Forget the "man bites dog" news stories. Even more daring: Beetle Bites Toad!
Two species of Epomis beetles deserve front-page headlines on the nature front news. The two beetles, E. dejeani and E. circumscriptus, readily dine on toads, frogs and salamanders.
Those same amphibians eat other insects, but Epomis seek vengeance for their fallen invertebrate kin by branching out from their normal diet of insects, worms and carrion to make a meal of a hapless amphibian.
Gil Wizen and Avital Gasith of Tel Aviv University recently observed the table-turning beetles and their interactions with amphibian prey on the coastal plains of Israel.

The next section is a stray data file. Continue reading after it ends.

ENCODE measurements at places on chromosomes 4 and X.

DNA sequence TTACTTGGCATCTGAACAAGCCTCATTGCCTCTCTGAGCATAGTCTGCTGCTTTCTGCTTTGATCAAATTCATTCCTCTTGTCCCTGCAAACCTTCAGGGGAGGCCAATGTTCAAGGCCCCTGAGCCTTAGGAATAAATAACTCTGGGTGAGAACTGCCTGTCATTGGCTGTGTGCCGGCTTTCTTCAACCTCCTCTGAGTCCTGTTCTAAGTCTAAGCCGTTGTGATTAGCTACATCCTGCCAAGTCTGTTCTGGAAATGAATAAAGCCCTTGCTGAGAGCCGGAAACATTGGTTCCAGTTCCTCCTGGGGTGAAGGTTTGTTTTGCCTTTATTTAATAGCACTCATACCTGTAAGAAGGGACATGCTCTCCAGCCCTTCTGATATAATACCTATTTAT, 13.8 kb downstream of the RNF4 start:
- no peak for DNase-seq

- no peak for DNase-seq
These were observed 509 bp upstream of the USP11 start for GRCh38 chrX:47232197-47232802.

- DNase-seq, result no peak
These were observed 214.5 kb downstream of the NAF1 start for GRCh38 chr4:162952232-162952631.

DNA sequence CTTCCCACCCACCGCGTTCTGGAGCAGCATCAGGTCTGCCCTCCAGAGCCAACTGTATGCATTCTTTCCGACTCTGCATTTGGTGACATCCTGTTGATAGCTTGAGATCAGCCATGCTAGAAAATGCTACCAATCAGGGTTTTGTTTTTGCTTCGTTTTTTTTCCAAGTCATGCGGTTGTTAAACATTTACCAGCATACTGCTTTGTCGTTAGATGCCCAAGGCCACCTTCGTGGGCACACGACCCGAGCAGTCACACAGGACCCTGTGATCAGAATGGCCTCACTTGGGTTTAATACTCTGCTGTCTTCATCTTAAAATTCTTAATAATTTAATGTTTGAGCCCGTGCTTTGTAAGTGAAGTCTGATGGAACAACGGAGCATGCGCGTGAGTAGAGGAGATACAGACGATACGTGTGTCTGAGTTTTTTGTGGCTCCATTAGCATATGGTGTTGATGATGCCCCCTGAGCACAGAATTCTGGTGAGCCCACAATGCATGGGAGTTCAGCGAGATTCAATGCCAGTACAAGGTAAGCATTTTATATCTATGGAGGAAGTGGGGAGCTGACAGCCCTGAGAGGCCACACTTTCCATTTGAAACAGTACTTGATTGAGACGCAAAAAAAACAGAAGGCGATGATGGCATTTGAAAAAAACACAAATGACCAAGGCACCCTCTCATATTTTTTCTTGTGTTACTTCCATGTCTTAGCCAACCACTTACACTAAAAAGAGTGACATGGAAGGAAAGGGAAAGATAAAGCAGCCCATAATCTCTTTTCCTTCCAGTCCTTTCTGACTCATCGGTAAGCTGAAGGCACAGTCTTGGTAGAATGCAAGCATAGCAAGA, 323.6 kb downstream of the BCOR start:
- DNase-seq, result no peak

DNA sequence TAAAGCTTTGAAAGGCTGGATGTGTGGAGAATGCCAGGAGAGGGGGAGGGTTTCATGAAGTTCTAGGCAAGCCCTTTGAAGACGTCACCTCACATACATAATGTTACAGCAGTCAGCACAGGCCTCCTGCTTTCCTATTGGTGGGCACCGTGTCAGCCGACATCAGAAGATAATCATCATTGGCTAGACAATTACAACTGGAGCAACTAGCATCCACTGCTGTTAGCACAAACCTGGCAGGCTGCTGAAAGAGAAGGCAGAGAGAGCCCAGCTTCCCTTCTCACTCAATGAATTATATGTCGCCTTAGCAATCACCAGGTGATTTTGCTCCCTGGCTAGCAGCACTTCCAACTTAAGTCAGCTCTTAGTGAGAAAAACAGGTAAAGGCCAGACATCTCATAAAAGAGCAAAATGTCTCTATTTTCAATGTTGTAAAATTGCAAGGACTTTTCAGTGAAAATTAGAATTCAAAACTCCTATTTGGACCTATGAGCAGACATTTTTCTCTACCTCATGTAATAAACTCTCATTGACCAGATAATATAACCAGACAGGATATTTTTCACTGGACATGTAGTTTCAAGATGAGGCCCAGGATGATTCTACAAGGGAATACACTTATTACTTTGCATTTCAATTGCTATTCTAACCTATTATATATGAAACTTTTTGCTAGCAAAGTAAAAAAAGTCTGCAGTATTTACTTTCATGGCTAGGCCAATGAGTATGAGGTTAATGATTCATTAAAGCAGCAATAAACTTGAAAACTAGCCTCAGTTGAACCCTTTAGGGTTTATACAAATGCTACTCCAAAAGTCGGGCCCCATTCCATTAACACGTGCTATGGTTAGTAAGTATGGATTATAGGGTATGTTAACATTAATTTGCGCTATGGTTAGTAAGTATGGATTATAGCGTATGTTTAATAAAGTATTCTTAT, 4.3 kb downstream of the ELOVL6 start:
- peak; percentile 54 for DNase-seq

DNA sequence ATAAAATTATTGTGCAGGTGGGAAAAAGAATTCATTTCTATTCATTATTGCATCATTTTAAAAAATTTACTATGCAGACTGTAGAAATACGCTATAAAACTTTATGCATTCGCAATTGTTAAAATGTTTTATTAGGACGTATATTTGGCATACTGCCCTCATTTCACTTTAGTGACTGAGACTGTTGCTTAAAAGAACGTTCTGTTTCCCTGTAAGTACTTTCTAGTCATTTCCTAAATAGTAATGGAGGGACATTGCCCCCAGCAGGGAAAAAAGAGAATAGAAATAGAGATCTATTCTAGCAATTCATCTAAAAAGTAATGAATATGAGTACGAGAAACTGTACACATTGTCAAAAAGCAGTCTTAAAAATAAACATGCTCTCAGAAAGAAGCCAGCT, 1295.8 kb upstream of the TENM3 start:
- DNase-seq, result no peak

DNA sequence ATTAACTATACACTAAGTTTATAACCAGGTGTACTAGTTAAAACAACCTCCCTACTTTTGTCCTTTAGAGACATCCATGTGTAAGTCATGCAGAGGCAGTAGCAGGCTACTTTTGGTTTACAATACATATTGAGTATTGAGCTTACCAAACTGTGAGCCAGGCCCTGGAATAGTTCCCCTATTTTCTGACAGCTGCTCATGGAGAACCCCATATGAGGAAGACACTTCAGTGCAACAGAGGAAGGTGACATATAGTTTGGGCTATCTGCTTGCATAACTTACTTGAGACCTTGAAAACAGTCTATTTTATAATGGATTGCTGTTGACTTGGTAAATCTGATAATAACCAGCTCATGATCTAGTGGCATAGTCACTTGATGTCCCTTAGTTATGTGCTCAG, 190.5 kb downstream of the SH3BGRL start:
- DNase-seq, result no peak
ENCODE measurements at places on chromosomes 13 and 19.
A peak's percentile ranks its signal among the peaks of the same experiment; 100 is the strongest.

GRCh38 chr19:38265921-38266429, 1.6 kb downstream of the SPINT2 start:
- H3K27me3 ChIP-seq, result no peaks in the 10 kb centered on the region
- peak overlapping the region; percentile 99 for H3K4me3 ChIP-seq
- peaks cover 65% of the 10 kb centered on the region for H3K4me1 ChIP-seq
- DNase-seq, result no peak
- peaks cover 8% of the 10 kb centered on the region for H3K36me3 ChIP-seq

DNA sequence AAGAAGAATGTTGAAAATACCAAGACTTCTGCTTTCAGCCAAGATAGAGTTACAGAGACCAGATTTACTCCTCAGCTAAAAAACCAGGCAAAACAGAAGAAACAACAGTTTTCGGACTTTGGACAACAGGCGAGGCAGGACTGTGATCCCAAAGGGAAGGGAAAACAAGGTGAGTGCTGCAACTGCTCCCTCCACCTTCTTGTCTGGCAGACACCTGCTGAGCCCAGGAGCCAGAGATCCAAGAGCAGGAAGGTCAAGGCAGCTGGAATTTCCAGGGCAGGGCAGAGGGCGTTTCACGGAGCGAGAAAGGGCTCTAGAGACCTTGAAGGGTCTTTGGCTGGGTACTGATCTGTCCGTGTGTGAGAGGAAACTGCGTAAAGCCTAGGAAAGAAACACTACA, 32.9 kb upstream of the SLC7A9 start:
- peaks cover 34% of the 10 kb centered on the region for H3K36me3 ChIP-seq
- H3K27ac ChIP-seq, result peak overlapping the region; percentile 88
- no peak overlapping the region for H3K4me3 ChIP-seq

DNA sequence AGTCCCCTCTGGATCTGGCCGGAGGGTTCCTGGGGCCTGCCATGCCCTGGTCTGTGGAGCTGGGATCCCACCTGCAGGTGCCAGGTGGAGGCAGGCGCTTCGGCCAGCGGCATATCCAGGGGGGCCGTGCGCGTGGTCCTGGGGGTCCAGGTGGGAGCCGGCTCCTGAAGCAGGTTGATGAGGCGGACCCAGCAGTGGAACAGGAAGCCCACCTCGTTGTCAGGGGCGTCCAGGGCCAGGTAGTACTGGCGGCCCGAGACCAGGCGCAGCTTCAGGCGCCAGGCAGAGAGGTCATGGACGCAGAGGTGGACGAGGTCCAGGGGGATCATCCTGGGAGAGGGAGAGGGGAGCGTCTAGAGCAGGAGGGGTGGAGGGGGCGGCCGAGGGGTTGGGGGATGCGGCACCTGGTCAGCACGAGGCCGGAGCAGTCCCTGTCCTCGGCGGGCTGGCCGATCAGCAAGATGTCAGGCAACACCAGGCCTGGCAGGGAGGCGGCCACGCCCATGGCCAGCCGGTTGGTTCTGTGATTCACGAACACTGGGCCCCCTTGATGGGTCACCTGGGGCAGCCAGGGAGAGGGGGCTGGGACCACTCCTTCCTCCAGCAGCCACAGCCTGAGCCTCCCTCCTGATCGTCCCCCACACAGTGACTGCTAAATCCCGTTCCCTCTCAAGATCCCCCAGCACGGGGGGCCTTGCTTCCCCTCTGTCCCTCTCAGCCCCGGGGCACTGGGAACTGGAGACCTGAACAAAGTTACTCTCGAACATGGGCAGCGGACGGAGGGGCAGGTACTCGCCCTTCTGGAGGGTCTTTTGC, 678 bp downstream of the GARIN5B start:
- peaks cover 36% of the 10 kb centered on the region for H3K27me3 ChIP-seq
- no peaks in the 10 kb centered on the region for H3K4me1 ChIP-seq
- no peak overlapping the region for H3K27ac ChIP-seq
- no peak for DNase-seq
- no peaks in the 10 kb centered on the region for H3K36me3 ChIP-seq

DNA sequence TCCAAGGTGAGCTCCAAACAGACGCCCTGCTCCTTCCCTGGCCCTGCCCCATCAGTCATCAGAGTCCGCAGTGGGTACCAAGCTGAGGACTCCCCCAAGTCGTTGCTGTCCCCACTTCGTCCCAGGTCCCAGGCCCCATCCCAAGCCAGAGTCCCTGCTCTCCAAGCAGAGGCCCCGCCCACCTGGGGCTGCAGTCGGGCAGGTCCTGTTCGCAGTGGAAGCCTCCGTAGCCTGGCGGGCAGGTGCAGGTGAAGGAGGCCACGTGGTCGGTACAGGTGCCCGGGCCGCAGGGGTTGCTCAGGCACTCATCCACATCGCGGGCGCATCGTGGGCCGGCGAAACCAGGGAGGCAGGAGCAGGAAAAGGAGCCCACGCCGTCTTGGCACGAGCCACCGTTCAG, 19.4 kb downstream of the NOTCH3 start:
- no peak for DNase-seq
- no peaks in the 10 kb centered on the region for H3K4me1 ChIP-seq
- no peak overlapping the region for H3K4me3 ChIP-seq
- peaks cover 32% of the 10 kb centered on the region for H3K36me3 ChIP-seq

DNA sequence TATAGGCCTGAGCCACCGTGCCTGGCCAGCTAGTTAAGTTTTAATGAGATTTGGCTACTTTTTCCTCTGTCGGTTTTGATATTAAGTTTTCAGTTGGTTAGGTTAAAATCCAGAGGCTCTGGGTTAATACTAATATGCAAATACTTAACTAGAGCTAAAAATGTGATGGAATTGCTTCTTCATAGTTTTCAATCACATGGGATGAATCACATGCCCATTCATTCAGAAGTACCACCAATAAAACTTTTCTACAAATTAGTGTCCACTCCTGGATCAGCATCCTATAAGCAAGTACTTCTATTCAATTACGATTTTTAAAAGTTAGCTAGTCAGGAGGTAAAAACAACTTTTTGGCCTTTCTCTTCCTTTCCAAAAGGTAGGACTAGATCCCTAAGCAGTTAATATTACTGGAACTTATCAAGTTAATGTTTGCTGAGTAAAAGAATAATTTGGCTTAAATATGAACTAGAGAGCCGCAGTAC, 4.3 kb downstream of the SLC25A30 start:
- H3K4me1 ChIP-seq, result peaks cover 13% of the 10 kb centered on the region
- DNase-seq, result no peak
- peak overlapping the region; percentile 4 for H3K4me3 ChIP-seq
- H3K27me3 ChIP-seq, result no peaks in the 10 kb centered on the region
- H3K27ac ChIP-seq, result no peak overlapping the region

Like a roommate from a horror movie, the beetle sometimes hangs out with its intended victims during the day in burrows or other shelters. But once the sun goes down, the backstabbing bug kills and eats its amphibian roomies.
The beetles literally stab, or at least bite, their victims in the back. They bite into the amphibian's back and immobilize them. Over the next couple of hours, they devour the amphibians, starting with their delicious legs.
The world is an amphibian smorgasbord to the Epomis beetles. Wizen and Gasith found that the beetles make meals of frogs and toads (Bufo viridis, Hyla savignyi and Rana bedriagae), newts (Triturus vittatus) and salamanders (Salamandra salamandra infraimmaculata).